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International medical marijuana supply chains appear stable for the time being despite the coronavirus pandemic, with shipments to Europe’s largest market, Germany, remaining uninterrupted.
Despite more European countries going into full lockdown mode or closing borders because of the pandemic, disruption in the shipments of medical cannabis to Germany aren’t likely in the short term, according to industry experts.
International cannabis companies are implementing work-at-home initiatives to encourage social distancing.
Several of Germany’s main suppliers – including the Netherlands’ Office of Medicinal Cannabis, Canadian firms Canopy Growth and Aurora Cannabis as well as a few German wholesalers – all told Marijuana Business Daily that they do not foresee supply interruptions in the short term.
The pandemic is exposing the fragility of some international supply chains, and Germany’s cannabis market relies on imports from a small number of suppliers from only a handful of countries.
Nicole Groot Bruinderink of the Office of Medicinal Cannabis told MJBizDaily the OMC “doesn’t expect any disruptions.”
Ole Heil, director of public relations and communications of Netherlands-based Bedrocan – which supplies cannabis to the OMC – told MJBizDaily that “Bedrocan’s production and supply chain are unaffected.”
Sales to the OMC, Bedrocan’s only client, “are normally executed and delivered at the agreed times for now,” Heil said.
He expects the company to be able to continue to operate as usual.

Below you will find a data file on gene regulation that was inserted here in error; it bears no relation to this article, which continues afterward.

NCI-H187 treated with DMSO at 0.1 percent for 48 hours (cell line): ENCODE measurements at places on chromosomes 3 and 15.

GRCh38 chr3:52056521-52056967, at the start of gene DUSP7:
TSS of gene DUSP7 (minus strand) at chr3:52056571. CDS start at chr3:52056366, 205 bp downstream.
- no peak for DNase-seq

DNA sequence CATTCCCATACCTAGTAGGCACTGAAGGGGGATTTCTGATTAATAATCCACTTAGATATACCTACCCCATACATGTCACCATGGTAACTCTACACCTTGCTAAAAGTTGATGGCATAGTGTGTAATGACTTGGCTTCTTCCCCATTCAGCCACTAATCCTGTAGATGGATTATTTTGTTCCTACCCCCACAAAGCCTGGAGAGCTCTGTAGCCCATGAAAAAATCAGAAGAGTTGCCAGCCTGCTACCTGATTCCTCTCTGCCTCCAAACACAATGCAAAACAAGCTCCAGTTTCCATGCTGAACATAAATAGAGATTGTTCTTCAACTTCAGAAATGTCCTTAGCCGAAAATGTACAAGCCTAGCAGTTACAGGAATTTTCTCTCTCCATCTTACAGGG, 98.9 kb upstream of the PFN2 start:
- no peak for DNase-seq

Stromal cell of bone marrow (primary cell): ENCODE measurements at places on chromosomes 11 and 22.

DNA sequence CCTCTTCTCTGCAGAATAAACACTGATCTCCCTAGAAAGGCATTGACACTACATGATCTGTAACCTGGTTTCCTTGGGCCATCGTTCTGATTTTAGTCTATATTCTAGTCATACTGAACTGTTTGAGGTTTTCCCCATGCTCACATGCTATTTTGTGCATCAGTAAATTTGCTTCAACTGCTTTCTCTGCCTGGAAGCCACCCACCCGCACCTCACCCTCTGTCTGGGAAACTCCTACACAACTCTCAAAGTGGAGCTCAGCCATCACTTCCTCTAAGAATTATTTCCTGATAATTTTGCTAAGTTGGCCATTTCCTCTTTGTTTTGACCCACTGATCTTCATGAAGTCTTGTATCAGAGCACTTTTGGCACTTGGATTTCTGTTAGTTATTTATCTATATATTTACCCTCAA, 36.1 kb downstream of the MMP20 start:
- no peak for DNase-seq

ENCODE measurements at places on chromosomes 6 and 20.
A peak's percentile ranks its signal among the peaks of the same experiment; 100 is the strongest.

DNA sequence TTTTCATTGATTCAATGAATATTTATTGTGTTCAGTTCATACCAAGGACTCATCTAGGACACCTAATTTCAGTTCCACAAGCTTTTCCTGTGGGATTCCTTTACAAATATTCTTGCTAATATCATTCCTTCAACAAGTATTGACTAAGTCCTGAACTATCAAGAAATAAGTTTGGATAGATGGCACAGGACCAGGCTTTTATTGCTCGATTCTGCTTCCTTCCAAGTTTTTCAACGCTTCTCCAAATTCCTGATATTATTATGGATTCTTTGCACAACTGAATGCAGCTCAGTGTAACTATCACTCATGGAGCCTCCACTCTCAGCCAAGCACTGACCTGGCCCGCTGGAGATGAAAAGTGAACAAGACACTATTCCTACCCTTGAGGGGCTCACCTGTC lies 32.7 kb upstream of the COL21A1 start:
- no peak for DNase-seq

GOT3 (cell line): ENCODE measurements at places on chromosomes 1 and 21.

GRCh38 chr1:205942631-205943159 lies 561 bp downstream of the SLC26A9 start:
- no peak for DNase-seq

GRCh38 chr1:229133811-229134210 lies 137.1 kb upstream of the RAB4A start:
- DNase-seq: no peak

Bedrocan said it maintains several months of supply for critical inventory.
“In case of crisis, we can continue functioning as normal with minimum personnel,” Heil said. “That is the advantage of working within a highly controlled environment where little human action is required.
Paul Steckler, co-managing director of Canopy Growth’s Europe division, told Marijuana Business Daily the company “will continue to supply medicinal cannabis across Europe through the Spectrum Therapeutics Pharmaceutical arm.”
“At the same time, we have proactively taken steps to minimize the risk of COVID-19 across all of our operations. We will of course continue to monitor the situation as it evolves across Europe. Our goal is to continue to provide medicines to those most in need,” Steckler said.
Philip Schetter, managing director of Aurora Europe and Germany told MJBizDaily that the company has product in stock in Germany for patients throughout Europe as long as “the supply chains to pharmacies do not break down.”
Like many other companies, Bedrocan, Canopy and Aurora restricted business travel globally and asked employees who can work from home to do so.
Some leading German importers and distributors of medical cannabis told Marijuana Business Daily they do not expect disruptions in the near term.
But, like every other business in Europe, they are monitoring closely how the situation evolves.
David Henn, CEO of Cannamedical in Cologne, said his company “carefully built its supply chain with strong international partners on three continents to outbalance potential interruptions long before COVID-19.”
“The current situation strengthens our course to not integrate Cannamedical into any supplier … differentiating from importers that are fully Canada dependent,” he said.